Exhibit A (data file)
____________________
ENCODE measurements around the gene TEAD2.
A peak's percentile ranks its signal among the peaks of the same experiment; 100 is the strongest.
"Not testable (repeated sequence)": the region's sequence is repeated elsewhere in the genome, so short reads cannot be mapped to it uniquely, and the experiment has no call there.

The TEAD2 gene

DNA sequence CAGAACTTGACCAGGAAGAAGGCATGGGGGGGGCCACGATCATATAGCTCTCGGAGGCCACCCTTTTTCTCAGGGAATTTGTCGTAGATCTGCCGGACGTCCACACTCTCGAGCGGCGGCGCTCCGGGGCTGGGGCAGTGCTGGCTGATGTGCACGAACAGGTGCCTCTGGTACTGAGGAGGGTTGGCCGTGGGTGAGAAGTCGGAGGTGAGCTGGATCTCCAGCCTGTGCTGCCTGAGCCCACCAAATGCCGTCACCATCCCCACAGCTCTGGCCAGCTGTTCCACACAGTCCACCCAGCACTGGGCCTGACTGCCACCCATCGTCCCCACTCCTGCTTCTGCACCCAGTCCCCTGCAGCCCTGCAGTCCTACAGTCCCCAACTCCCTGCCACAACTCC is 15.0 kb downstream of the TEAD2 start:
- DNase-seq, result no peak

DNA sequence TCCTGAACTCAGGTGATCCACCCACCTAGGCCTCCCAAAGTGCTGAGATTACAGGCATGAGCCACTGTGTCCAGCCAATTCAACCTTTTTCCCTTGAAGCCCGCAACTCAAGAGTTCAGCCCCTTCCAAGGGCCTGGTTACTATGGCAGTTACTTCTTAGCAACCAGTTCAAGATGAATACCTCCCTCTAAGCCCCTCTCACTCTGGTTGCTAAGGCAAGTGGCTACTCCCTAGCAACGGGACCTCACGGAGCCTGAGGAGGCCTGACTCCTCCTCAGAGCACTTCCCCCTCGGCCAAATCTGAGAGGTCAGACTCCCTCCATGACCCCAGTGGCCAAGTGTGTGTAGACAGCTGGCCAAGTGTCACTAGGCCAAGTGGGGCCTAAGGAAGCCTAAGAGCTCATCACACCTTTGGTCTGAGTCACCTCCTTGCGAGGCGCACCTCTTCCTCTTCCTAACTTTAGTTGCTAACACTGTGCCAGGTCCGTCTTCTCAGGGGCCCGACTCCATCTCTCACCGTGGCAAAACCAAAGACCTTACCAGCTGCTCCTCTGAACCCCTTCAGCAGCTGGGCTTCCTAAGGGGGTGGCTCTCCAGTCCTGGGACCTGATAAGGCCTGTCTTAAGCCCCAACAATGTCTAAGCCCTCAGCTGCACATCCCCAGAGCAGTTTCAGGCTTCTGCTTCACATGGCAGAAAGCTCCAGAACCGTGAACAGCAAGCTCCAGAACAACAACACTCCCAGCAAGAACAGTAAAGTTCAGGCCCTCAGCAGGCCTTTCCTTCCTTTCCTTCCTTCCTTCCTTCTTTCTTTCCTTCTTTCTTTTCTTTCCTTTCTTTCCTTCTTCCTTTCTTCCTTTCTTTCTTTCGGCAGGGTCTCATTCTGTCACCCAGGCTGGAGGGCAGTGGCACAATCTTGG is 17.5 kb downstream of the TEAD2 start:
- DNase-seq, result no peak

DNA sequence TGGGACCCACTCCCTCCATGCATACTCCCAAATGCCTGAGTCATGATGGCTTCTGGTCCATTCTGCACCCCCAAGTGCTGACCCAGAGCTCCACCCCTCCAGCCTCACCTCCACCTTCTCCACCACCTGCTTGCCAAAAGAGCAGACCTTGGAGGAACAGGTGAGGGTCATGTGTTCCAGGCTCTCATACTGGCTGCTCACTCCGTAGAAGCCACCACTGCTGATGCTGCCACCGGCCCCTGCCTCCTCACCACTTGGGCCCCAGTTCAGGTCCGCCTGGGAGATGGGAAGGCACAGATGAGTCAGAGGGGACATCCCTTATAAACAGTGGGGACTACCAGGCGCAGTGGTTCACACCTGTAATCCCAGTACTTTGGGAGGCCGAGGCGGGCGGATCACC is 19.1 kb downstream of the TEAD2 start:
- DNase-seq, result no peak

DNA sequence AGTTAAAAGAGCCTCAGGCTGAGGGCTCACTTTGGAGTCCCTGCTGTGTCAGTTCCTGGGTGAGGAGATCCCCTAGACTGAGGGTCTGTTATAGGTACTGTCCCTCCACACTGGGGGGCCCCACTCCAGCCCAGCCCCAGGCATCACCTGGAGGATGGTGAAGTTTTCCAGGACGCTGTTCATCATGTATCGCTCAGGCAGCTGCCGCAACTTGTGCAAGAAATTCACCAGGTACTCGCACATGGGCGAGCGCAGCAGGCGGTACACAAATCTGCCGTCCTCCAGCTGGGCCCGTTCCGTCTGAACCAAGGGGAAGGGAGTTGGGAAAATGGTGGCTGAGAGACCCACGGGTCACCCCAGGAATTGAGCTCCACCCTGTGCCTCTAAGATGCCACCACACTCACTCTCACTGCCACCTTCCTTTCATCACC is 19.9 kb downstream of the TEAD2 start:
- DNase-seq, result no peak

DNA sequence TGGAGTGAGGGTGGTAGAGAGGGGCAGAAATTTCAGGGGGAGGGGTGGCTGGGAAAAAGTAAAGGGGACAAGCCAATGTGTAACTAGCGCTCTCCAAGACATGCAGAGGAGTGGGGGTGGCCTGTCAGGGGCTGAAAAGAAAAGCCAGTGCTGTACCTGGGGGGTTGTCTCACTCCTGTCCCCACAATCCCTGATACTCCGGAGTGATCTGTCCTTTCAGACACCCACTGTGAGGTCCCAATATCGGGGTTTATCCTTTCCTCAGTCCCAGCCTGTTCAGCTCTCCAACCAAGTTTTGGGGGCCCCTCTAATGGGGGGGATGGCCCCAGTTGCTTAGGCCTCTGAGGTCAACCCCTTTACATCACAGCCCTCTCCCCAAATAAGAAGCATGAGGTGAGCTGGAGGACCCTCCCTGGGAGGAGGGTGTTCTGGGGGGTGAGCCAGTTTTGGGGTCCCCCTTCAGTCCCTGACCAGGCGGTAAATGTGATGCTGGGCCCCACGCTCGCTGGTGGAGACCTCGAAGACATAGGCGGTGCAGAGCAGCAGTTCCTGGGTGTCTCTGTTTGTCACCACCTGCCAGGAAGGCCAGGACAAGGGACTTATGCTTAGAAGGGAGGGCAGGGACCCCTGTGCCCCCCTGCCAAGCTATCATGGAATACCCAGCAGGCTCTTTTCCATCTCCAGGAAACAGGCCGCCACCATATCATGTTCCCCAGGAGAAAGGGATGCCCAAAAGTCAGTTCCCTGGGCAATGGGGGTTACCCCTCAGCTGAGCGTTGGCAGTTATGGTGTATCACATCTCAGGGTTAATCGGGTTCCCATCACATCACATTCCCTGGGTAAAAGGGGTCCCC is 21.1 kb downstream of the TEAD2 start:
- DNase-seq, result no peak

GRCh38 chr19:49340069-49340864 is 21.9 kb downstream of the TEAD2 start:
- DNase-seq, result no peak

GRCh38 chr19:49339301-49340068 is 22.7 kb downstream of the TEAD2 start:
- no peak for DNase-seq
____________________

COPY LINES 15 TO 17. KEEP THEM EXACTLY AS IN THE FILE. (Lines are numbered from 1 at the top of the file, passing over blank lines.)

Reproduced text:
GRCh38 chr19:49340069-49340864 is 21.9 kb downstream of the TEAD2 start:
- DNase-seq, result no peak

GRCh38 chr19:49339301-49340068 is 22.7 kb downstream of the TEAD2 start: